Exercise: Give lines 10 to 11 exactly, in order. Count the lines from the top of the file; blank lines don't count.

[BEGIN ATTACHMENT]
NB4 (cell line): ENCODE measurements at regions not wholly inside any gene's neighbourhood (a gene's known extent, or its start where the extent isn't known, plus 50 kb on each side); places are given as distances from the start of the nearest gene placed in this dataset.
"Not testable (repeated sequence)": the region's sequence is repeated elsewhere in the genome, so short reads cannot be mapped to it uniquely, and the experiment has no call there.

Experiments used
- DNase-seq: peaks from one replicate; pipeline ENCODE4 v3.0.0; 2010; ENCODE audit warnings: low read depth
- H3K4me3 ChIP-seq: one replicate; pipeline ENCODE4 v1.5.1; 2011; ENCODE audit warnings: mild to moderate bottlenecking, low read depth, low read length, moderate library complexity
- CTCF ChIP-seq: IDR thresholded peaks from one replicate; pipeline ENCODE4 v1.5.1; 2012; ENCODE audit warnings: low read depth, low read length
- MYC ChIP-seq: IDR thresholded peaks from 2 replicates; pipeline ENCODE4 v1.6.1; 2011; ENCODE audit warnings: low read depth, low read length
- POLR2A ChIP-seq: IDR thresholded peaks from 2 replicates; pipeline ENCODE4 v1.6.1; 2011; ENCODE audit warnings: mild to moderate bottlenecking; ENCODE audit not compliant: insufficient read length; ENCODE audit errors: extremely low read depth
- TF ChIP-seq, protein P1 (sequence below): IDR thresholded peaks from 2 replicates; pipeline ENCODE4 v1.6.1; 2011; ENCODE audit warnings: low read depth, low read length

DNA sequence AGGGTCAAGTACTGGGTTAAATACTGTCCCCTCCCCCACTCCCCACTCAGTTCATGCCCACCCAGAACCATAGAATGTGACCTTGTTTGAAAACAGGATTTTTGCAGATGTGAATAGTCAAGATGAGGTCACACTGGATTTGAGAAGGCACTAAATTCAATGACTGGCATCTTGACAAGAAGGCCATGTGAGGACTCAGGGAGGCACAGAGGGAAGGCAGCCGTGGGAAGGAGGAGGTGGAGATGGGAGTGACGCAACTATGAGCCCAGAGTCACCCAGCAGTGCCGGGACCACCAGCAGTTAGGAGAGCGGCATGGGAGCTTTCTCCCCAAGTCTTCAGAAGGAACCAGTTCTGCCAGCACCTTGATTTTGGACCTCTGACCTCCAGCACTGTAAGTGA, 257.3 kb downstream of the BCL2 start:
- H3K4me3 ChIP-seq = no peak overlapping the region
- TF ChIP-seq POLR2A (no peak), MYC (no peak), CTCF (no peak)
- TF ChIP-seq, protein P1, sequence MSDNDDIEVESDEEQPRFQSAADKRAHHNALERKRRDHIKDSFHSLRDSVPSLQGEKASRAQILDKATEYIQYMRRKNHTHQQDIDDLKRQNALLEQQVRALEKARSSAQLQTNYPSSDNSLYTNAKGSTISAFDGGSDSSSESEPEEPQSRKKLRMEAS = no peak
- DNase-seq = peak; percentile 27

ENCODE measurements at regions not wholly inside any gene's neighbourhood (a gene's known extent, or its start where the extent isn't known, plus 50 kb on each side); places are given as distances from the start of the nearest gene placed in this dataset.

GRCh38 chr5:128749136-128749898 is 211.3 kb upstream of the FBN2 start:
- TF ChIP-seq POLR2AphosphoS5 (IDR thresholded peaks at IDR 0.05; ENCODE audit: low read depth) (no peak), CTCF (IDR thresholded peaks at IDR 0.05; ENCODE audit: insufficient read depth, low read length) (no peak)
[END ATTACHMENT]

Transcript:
DNA sequence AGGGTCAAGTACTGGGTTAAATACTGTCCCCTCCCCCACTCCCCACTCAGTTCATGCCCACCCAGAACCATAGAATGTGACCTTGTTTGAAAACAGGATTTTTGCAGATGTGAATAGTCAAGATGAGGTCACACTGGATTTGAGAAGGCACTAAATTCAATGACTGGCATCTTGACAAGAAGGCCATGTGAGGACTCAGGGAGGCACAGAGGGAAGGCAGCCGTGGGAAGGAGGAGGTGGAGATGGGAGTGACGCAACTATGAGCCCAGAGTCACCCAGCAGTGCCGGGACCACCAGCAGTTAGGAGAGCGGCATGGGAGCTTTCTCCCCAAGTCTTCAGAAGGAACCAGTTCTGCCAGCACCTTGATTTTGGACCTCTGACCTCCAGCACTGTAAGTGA, 257.3 kb downstream of the BCL2 start:
- H3K4me3 ChIP-seq = no peak overlapping the region